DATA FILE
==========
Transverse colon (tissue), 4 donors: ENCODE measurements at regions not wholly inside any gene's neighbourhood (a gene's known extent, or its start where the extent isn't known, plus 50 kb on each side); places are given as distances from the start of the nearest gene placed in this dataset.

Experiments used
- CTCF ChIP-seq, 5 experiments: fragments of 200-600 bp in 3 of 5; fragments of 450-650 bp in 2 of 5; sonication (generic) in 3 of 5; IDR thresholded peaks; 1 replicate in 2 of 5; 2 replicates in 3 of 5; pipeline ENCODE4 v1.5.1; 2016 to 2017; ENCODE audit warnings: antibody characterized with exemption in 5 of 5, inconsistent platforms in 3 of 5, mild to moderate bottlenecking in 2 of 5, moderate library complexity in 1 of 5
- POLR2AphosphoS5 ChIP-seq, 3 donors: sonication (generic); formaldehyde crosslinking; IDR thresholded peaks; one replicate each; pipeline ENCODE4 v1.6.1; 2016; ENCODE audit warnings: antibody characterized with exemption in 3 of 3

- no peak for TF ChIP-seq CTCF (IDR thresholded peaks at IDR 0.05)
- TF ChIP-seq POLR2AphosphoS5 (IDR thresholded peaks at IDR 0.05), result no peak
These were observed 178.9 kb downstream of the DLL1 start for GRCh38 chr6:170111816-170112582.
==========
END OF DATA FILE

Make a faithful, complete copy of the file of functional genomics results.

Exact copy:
Transverse colon (tissue), 4 donors: ENCODE measurements at regions not wholly inside any gene's neighbourhood (a gene's known extent, or its start where the extent isn't known, plus 50 kb on each side); places are given as distances from the start of the nearest gene placed in this dataset.

Experiments used
- CTCF ChIP-seq, 5 experiments: fragments of 200-600 bp in 3 of 5; fragments of 450-650 bp in 2 of 5; sonication (generic) in 3 of 5; IDR thresholded peaks; 1 replicate in 2 of 5; 2 replicates in 3 of 5; pipeline ENCODE4 v1.5.1; 2016 to 2017; ENCODE audit warnings: antibody characterized with exemption in 5 of 5, inconsistent platforms in 3 of 5, mild to moderate bottlenecking in 2 of 5, moderate library complexity in 1 of 5
- POLR2AphosphoS5 ChIP-seq, 3 donors: sonication (generic); formaldehyde crosslinking; IDR thresholded peaks; one replicate each; pipeline ENCODE4 v1.6.1; 2016; ENCODE audit warnings: antibody characterized with exemption in 3 of 3

- no peak for TF ChIP-seq CTCF (IDR thresholded peaks at IDR 0.05)
- TF ChIP-seq POLR2AphosphoS5 (IDR thresholded peaks at IDR 0.05), result no peak
These were observed 178.9 kb downstream of the DLL1 start for GRCh38 chr6:170111816-170112582.